Lilla Gunkl-Tóth, PhD student at the Department of Rheumatology and Clinical Immunology talked about the comprehensive investigation of pain and inflammation in difficult-to-treat rheumatoid arthritis. According to her, the most important is to understand the patomechanisms more thoroughly, reveal the connection between pain and psychological factors, and to identify molecules, mediators and signaling pathways as potential targets for future treatment developments. Among other things, they found that those who reported a considerably high level of dependence, social isolation, vulnerability to harm or illness and impaired autonomy or capacity all had a higher level of inflammation, but she stressed that it was suggested by an ongoing study which needs further investigation.
The event’s key speaker was Dr. Georg Schett, Vice President for Research and Head of Department of Medicine 3 at Friedrich-Alexander University Erlangen-Nürnberg (FAU). Dr. Schett talked about chimeric antigen receptor (CAR) T cell therapy, which is essentially to get immune cells called T cells to fight a given disease by engineering them in the laboratory in a way that they attack the morbidity; more specifically, receptor proteins are enhanced to give T cells the ability to target a specific antigen.
In his presentation, Dr. Schett showcased the efficacy of the CAR T cell therapy via a 20 year-old female patient who had several serious diseases besides SLE (Systemic Lupus Erythematosus), namely nephritis, pleurisy, endocarditis and arthritis. Following a 12-day procedure of the aforementioned transduction in 2021, there was a complete remission 44 days after the treatment with no further therapy needed; what is more, her CAR T cell levels were measurable at low levels even after months, according to Dr. Schett. When he expanded the program for five more patients with SLE, they showed exponential improvement too; also, there was a full depletion of B cells within the first 30 days after treatment. Three months later, their complement levels normalized, and clinical results included regression of proteinuria and a decrease of dsDNA antibodies. The improvements affected autoantibodies and vaccination responses as well, and reoccurring B cells showed a naive IgD/IgM based heavy chain pattern.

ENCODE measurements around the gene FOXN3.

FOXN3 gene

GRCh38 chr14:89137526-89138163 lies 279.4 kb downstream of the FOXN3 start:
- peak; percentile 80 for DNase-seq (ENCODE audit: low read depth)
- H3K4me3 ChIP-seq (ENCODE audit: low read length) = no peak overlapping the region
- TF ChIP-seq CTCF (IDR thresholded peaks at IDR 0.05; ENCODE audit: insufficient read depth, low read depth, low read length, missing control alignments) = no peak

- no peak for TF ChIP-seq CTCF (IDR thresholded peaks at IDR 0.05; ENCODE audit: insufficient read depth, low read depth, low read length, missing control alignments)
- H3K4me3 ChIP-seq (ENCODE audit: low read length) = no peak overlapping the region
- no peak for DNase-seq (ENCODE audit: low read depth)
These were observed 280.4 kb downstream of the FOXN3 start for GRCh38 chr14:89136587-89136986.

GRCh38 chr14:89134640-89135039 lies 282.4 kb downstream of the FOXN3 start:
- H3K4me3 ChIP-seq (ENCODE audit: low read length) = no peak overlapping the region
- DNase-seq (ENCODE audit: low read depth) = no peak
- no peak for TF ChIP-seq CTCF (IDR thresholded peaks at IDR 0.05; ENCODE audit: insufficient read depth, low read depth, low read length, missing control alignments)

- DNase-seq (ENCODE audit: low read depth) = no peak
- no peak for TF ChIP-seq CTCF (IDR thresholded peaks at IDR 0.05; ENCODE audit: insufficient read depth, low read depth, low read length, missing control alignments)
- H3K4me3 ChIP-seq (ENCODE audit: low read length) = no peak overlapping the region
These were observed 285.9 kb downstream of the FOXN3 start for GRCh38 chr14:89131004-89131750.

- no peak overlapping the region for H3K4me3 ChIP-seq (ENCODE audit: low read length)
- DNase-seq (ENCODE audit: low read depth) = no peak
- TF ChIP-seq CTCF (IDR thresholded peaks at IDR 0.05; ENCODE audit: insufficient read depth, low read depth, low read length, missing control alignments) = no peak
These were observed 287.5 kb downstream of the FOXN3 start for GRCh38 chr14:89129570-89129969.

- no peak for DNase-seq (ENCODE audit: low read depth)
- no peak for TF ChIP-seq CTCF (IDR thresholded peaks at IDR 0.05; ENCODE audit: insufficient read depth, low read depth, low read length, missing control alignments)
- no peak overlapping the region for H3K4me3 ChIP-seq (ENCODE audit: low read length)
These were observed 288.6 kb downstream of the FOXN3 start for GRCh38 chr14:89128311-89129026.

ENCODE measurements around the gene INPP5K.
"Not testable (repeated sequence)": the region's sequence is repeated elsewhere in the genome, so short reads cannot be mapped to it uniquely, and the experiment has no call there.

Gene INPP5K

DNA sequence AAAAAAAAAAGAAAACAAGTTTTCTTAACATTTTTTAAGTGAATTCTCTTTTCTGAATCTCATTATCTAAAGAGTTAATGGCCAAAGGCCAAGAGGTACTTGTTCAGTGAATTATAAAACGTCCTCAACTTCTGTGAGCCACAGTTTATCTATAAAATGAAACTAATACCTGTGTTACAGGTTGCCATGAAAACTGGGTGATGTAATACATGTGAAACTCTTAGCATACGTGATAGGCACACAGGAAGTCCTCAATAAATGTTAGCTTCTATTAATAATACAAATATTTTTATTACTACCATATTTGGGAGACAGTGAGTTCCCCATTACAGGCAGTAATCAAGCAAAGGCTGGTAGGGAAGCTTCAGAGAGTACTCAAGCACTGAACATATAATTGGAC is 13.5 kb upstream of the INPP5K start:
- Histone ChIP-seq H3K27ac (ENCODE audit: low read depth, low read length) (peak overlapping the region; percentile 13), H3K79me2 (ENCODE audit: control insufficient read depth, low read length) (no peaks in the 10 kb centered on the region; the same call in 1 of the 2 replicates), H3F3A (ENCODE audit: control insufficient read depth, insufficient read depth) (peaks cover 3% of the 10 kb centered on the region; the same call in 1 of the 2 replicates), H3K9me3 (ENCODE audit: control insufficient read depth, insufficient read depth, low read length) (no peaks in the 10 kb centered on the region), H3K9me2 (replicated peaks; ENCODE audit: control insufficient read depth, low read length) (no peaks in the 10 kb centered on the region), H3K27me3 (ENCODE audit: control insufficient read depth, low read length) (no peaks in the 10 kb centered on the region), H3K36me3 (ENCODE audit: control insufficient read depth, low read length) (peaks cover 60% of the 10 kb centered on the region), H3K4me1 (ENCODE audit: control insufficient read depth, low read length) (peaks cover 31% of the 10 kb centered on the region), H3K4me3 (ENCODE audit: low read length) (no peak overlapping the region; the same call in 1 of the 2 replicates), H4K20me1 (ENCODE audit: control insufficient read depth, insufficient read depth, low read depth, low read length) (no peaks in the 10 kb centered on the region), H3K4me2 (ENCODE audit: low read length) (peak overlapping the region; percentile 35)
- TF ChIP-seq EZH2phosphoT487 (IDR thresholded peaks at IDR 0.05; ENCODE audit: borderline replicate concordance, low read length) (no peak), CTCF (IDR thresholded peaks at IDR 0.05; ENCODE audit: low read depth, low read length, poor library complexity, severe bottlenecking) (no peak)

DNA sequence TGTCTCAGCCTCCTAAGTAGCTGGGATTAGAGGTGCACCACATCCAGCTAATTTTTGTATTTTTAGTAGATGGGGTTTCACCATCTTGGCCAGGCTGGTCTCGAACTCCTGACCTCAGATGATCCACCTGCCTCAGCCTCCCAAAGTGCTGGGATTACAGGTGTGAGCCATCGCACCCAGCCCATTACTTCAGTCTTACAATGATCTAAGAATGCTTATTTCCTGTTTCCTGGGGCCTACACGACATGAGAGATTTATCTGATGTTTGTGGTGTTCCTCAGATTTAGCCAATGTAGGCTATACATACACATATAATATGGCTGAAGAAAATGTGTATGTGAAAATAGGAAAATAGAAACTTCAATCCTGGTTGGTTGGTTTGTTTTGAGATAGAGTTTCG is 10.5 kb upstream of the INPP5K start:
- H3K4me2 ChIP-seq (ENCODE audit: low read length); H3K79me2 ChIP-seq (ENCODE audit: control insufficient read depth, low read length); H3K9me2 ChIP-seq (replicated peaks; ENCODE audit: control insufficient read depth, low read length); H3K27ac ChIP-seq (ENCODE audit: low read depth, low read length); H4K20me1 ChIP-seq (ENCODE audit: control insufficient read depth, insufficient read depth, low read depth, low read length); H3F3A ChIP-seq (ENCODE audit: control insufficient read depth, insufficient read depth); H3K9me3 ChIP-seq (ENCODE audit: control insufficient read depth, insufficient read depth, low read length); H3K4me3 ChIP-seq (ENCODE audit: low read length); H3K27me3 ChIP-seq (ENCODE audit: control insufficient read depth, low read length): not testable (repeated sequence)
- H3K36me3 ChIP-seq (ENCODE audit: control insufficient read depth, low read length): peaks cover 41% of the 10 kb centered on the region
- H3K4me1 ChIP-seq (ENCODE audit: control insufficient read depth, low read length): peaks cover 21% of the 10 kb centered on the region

„The therapy itself has excellent tolerability: there is no evidence of higher grade Cytokine-Release Syndrome (CRS) and no case of Immune Effector Cell-Associated Neurotoxic Syndrome (ICANS) either,” said Dr. Schett. Summarizing the key lessons, he said that this kind of therapy should be taken into consideration mainly due to its feasibility in autoimmune disease. The rapid and sustained disappearance of B cells and clearance of anti-dsDNAantibodies, the cessation of SLE-associated manifestations as well the complete withdrawal of the entire immunosuppression is remarkable, he pointed out, adding that the recurrence of B cells was observed in all patients but was not associated with disease relapse. What is more, the reset of the B cell system is associated with the drug-free remission of SLE, he stressed. Currently, 7 SLE, 2 DM/ASS (diabetes mellitus/antisynthetase syndrome) and 1 SSc (systemic sclerosis) patient has been successfully treated within the program, and they are about to welcome the first patient outside of Germany, who arrives from France to be treated.
Photo: Attila Kovács – Semmelweis University